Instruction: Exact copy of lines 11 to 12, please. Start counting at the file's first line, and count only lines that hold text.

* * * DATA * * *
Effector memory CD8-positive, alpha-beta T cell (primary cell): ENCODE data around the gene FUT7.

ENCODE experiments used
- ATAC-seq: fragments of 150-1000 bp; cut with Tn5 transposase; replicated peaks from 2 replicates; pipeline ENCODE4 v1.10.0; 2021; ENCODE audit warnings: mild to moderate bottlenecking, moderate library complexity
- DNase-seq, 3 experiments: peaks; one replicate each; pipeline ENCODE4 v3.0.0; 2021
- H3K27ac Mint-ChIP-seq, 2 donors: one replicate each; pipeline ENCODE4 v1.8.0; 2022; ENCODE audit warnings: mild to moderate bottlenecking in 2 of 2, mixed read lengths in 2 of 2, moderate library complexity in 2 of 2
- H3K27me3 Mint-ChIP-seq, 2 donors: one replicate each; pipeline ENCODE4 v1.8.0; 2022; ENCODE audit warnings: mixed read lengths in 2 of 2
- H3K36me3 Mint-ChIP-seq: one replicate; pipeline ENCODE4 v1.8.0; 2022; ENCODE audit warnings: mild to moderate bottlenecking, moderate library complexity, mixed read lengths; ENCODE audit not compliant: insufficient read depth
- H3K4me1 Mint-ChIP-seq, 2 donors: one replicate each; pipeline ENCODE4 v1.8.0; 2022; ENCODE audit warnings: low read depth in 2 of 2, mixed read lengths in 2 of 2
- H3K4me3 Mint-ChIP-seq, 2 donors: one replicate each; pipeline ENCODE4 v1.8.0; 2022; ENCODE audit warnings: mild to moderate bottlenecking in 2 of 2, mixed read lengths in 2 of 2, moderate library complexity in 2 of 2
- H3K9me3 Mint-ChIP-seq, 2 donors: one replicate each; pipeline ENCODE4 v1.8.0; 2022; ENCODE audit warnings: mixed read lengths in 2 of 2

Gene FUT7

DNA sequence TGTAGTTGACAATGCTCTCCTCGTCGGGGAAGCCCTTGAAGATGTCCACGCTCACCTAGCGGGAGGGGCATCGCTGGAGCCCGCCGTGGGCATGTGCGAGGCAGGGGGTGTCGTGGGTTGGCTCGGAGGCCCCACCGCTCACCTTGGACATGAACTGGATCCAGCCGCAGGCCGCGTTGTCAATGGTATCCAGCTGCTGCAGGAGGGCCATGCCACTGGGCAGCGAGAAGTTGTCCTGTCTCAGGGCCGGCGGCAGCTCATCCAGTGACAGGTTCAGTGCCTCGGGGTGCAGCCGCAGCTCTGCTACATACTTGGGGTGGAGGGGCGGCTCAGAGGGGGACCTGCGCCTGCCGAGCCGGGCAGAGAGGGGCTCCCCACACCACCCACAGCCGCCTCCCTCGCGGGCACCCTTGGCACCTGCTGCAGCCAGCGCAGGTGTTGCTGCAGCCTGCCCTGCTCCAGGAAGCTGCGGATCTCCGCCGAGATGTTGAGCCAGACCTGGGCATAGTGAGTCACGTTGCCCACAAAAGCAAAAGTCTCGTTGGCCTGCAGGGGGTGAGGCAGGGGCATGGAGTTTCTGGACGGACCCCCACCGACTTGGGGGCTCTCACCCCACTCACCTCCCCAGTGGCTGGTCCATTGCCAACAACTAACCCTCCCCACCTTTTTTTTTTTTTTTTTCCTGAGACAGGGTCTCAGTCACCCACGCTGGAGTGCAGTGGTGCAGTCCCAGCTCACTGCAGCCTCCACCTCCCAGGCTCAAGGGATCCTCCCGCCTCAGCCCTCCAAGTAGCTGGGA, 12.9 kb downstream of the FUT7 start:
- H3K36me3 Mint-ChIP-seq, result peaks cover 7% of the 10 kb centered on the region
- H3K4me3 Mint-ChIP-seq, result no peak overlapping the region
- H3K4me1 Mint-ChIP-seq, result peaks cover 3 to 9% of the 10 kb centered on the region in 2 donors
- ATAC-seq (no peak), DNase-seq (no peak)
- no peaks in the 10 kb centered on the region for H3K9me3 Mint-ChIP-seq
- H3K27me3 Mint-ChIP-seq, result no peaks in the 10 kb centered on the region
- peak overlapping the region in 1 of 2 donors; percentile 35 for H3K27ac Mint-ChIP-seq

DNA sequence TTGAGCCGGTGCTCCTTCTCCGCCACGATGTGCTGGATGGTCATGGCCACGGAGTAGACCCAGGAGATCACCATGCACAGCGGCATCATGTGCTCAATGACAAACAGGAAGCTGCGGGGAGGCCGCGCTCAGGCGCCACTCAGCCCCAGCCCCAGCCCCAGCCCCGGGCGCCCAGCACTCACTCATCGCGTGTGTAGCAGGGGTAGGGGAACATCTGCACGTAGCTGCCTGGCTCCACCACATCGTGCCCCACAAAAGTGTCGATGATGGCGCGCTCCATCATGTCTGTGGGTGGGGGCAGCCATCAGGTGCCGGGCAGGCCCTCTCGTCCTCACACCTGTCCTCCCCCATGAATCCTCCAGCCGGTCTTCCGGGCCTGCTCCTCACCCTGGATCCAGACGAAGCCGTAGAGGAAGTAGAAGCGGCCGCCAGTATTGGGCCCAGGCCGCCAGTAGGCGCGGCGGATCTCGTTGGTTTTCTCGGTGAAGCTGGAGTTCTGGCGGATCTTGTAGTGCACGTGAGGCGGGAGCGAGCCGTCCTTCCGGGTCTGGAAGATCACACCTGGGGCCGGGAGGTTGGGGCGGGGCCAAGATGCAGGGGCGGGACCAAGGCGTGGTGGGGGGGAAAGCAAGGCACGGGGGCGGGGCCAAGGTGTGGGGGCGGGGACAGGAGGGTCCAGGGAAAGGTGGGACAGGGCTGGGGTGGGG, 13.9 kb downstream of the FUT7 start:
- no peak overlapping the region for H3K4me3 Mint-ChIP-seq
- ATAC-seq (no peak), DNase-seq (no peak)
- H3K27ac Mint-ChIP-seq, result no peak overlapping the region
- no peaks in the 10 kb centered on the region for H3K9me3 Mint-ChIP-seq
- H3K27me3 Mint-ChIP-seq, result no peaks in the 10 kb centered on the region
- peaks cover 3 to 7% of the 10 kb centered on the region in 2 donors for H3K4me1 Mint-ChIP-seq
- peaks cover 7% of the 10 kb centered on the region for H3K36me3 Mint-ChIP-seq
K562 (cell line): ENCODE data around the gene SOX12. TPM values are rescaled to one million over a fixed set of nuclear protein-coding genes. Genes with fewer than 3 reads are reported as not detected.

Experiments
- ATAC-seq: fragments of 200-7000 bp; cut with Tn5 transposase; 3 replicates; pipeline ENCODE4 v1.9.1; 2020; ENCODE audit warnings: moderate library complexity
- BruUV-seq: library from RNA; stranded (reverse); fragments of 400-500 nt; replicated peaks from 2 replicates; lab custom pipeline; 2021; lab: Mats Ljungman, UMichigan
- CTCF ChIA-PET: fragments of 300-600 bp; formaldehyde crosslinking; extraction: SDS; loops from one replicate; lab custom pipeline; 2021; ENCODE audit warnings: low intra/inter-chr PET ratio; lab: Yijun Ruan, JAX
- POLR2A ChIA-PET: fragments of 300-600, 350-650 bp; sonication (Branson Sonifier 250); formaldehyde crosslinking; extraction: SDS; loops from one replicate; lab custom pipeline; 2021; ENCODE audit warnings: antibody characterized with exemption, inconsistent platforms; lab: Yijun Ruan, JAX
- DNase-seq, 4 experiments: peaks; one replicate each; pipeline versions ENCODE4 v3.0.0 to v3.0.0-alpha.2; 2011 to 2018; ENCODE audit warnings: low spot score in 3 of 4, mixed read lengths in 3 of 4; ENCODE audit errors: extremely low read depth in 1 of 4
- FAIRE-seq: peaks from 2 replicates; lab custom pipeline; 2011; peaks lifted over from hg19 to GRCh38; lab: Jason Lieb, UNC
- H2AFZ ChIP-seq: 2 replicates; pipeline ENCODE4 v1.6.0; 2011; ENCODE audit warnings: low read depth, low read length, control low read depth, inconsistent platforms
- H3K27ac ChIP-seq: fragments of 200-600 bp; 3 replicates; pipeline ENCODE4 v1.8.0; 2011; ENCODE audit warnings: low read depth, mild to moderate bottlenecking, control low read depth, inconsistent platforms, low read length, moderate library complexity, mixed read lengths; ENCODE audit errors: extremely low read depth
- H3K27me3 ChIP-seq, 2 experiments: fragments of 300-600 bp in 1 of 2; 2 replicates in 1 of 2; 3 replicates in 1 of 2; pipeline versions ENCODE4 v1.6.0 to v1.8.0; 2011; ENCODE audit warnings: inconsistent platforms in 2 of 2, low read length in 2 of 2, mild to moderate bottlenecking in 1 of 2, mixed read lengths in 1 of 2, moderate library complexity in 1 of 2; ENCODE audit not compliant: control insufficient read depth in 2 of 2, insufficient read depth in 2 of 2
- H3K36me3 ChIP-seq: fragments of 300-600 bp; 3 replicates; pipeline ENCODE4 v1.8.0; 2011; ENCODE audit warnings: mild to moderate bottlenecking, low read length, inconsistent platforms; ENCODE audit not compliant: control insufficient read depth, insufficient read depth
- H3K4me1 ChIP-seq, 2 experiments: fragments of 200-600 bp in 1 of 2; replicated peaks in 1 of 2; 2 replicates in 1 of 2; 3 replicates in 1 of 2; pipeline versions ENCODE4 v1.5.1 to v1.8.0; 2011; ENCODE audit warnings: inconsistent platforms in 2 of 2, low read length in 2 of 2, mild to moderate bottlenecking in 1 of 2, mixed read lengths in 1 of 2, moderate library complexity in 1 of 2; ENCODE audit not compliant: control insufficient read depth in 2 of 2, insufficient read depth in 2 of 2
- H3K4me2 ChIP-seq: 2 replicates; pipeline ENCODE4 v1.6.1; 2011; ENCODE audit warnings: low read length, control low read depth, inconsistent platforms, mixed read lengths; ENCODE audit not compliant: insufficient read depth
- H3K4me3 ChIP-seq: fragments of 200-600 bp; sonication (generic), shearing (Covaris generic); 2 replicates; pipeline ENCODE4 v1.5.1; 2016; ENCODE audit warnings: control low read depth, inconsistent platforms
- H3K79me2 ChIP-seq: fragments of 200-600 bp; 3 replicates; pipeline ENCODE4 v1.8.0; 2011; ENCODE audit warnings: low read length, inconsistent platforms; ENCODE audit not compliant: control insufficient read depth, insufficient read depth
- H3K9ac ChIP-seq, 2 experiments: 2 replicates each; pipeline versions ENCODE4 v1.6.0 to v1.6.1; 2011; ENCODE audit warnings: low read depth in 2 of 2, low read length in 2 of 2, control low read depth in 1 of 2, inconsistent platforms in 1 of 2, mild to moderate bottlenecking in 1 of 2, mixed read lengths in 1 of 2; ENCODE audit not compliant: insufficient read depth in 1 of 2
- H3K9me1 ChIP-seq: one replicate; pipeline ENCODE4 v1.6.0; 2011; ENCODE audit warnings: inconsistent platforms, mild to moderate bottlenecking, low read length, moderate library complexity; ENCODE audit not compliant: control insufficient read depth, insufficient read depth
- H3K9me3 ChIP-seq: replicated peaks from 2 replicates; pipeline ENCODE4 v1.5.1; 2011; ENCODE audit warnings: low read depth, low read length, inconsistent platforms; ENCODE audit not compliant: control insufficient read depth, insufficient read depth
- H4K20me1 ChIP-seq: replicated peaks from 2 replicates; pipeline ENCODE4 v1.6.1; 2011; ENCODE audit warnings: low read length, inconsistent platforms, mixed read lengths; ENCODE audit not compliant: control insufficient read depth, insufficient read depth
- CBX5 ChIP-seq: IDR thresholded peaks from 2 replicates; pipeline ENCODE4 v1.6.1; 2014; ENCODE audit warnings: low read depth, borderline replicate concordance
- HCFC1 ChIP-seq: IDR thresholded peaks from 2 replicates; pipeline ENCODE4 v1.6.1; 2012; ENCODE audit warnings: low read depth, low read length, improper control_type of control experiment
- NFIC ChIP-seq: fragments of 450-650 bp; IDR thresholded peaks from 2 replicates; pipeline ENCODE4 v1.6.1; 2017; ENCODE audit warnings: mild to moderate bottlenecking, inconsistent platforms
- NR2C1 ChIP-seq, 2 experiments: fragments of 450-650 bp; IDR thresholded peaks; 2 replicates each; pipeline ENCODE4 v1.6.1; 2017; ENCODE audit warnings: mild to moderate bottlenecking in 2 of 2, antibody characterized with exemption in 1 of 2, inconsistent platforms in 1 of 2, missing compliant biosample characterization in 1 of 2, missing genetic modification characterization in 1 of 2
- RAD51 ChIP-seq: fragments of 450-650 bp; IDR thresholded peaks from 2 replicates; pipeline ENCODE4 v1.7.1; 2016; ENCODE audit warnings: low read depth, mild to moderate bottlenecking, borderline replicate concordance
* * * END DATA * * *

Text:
Gene FUT7

DNA sequence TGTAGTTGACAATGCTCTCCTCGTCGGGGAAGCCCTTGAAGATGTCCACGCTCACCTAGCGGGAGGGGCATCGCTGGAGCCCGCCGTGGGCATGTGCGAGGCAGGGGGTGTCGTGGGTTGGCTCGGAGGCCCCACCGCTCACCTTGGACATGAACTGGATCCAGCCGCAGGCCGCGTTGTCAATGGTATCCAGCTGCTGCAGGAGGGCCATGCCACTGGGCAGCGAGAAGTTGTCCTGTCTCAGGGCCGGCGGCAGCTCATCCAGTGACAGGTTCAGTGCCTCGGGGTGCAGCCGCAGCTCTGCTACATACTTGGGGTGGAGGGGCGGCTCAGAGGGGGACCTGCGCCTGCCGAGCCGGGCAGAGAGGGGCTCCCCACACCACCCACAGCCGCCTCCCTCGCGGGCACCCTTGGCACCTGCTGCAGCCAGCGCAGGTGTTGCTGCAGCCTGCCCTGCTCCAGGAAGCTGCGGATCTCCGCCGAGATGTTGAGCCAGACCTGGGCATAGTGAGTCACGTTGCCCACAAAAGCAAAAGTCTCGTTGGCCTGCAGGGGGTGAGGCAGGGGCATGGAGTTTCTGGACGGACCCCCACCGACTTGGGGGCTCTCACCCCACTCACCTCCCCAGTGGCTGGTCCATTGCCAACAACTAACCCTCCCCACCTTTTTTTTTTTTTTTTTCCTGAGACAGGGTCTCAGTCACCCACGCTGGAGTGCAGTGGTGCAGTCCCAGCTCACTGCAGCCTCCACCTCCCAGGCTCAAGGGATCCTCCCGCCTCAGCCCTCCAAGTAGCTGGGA, 12.9 kb downstream of the FUT7 start: